Just over a year ago, in this blog’s inaugural post, I wrote:
“While I have previously resided in Spain for three-and-a-half months, and although I anticipate achieving a certain level of comfort and routine as I settle into my new life, I will work to take nothing for granted and embrace extrañeza every day.”
With one year in Madrid under my belt, I can look back and say I’ve done a pretty decent job of following my own advice. This year, comfort with the logistics of daily life plus a new apartment located much closer to the action will allow me to focus even more of my time and energy on taking advantage of everything this city has to offer. These last few weeks, living in Sevilla with study abroad students who are experiencing life in Spain for the first time, I’ve been reminded again of the extrañeza around me, as the students gush to me about their first bite of tortilla, their heartbreak upon realizing iced coffee is not part of this culture, their first night out until sunrise, their amusement by funny menu translations and the random use of English on t-shirts, and their memorable linguistic mishaps.
I’ve moved past a lot of that, but not all of it. I still walk by Sevilla’s cathedral and Madrid’s Palacio de Cibeles and stop to gawk (though I now try to do so without anyone noticing). I still feel giddy when I enjoy delicious tapas or express a particularly complex thought in Spanish without hesitation. There are still many corners of this country I’ve yet to see.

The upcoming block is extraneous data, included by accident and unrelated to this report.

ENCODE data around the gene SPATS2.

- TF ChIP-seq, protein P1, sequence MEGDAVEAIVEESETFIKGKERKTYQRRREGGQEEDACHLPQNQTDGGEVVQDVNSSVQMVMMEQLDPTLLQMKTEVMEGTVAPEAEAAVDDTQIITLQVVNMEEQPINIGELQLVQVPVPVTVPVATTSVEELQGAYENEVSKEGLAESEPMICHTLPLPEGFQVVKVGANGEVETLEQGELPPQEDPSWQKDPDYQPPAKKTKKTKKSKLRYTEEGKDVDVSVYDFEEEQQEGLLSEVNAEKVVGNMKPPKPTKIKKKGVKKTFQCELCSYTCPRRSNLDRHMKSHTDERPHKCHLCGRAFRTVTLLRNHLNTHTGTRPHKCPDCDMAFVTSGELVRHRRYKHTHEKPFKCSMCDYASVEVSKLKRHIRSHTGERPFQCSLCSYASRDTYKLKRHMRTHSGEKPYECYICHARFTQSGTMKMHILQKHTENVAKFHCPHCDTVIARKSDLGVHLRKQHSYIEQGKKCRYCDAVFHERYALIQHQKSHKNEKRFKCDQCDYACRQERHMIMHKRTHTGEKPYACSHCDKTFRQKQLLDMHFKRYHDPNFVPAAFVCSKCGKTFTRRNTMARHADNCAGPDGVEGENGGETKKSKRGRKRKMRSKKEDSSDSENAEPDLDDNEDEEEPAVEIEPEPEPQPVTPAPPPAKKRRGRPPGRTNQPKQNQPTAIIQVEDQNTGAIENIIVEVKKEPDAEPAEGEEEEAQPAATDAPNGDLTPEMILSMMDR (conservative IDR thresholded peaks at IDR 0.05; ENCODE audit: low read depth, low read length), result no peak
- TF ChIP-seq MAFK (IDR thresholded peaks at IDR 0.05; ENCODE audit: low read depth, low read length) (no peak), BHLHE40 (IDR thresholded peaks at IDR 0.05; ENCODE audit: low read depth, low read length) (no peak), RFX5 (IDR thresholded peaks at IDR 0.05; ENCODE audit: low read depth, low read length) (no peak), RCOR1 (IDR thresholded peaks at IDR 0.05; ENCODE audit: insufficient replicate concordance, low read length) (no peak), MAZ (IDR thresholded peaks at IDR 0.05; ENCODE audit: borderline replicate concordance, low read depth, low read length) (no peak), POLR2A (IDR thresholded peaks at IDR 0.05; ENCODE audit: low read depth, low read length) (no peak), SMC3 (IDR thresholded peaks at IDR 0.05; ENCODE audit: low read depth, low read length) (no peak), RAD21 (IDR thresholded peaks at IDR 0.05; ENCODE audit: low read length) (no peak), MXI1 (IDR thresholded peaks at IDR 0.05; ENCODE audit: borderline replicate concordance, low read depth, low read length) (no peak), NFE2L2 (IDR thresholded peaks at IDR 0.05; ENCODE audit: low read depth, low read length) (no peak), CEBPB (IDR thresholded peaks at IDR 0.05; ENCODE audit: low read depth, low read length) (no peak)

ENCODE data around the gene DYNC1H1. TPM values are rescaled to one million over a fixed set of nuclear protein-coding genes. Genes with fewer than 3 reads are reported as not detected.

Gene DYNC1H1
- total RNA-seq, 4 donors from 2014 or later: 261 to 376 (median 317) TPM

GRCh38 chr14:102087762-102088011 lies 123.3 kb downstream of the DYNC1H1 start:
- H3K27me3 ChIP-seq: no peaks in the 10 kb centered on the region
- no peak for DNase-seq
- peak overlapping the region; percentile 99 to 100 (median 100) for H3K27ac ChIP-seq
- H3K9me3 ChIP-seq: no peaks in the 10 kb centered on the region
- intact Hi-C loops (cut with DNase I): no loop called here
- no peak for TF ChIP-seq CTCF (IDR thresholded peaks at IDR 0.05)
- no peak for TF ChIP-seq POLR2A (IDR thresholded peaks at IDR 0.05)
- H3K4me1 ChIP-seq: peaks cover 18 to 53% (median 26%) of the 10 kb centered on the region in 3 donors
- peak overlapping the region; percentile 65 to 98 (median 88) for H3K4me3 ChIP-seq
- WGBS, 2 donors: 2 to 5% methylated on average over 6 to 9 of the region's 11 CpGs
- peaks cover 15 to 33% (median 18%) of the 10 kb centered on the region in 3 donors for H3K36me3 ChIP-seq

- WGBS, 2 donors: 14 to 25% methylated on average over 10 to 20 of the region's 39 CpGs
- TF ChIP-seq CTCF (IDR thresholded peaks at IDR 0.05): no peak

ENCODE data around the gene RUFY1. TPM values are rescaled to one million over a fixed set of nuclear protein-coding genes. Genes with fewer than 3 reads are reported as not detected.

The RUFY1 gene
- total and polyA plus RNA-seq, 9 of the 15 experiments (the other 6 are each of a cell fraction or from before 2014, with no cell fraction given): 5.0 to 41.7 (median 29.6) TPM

The protagonist in Ben Lerner’s novel Leaving the Atocha Station eloquently describes a similar thought process to mine when deciding whether or not he should stay in Madrid upon the completion of a poetry fellowship:
“But in certain moments, I was convinced I should go home…that this life wasn’t real, wasn’t my own, that nearly a year of being a tourist, which is what I indubitably was, was enough, and that I needed to return to the U.S. to be present for my family, and begin an earnest search for a mate, career, etc. Prolonging my stay was postponing the inevitable…
In other moments, however, the discourse of the real would seem to fall on the same side of Spain; this, I would say to myself…this is experience, not because things in Iberia were inherently more immediate, but because the landscape and my relation to it had not been entirely standardized. There would of course come a point when I would be familiar enough with the language and terrain that it would lose its unfamiliar aspect, a point at which I would no longer see a stone in Spain and think of it as, in some essential sense, stonier than the sedimentary rocks of Kansas, and what applied to stones applies to bodies, light, weather, whatever.
But that moment of familiarization had not yet arrived; why not stay until it was imminent?
Couldn’t have said it better myself. I’ll get back to you in a year about my take on the relative stoniness of Spanish and American stones. Until then, a aprovechar…